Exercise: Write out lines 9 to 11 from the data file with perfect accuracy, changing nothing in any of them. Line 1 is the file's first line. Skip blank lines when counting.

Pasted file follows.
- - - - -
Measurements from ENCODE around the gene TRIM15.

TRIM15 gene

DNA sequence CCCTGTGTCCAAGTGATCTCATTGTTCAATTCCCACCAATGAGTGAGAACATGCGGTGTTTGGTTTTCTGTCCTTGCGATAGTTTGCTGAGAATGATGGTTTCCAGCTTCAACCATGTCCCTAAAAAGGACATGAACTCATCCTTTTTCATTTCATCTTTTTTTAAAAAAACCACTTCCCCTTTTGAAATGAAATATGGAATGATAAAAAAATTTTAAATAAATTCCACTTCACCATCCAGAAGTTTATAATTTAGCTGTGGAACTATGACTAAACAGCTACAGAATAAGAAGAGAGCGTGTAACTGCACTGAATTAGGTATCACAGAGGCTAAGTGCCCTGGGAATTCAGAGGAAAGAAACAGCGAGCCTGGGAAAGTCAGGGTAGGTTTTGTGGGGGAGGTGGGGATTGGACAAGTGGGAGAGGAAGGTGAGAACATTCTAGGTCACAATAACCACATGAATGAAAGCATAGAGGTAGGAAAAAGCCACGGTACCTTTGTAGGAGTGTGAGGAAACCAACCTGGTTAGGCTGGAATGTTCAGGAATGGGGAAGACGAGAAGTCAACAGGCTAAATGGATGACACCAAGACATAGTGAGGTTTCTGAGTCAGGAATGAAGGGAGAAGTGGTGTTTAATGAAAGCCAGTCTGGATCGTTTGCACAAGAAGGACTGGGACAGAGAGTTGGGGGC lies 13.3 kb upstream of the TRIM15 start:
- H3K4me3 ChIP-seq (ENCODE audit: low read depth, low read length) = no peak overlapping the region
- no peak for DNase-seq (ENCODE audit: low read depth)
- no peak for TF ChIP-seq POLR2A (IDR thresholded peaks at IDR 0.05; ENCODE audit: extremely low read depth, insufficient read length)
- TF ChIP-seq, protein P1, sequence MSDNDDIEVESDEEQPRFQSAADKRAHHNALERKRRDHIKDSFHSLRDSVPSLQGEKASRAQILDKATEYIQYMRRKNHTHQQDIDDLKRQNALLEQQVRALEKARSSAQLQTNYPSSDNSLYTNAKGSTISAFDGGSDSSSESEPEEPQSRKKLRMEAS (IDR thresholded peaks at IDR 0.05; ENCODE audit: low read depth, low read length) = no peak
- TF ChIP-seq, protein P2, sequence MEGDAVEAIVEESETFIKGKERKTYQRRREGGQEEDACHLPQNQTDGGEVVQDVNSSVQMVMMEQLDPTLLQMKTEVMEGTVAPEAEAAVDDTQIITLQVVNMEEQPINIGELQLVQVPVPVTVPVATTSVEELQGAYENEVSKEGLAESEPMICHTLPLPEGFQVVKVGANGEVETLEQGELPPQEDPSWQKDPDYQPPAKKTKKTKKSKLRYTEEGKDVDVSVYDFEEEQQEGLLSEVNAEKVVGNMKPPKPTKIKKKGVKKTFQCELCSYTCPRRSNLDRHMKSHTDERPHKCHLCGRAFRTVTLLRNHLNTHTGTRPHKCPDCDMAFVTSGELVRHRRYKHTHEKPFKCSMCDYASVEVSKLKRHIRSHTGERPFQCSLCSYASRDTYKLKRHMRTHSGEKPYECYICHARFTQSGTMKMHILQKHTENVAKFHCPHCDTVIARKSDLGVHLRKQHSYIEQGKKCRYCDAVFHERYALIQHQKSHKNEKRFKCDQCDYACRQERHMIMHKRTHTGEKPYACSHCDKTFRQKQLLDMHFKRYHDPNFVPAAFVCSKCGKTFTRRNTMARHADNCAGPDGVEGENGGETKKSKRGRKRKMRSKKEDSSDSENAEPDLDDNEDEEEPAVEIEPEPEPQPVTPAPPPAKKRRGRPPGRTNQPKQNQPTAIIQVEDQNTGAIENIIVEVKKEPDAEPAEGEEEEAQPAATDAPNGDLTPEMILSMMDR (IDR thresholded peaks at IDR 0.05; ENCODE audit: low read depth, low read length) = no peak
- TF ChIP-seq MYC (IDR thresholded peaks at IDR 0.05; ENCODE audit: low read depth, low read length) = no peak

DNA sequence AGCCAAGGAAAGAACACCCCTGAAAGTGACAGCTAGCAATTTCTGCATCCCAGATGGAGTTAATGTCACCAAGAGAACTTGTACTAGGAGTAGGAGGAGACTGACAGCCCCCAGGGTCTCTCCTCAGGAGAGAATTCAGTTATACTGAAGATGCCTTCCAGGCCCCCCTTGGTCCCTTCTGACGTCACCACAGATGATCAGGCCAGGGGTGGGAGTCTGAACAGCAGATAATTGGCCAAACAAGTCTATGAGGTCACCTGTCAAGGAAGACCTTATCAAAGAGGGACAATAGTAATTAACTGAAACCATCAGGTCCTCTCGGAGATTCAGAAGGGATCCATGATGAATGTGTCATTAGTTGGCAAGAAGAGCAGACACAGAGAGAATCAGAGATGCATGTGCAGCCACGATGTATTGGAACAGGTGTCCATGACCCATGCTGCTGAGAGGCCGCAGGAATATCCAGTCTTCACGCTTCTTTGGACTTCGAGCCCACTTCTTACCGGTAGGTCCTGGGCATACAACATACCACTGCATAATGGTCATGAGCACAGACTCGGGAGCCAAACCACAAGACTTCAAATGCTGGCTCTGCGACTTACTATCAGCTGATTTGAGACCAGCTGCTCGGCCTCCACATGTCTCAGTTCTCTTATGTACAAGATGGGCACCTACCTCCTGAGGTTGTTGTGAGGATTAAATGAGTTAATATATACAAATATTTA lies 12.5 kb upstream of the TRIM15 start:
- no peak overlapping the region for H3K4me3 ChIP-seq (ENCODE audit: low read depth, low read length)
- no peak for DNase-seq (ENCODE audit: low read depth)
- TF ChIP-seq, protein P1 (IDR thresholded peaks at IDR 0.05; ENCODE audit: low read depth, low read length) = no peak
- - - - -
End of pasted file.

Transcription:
- TF ChIP-seq MYC (IDR thresholded peaks at IDR 0.05; ENCODE audit: low read depth, low read length) = no peak

DNA sequence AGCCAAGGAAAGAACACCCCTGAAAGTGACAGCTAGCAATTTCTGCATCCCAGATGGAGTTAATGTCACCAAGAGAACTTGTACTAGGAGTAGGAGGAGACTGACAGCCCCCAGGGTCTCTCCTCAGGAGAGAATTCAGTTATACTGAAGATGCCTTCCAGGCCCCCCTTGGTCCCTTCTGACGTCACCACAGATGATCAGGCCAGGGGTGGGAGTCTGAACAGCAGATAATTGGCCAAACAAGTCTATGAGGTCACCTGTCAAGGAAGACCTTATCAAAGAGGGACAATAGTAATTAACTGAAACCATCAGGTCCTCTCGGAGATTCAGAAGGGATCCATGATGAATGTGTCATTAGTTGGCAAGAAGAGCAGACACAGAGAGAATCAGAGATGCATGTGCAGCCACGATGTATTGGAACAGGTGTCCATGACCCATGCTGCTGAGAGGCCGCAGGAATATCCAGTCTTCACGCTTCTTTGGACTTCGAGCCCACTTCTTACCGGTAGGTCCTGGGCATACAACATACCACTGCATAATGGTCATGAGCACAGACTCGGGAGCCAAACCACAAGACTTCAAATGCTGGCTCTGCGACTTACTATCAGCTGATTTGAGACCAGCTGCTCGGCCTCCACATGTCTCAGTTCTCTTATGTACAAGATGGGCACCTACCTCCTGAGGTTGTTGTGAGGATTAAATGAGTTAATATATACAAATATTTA lies 12.5 kb upstream of the TRIM15 start:
- no peak overlapping the region for H3K4me3 ChIP-seq (ENCODE audit: low read depth, low read length)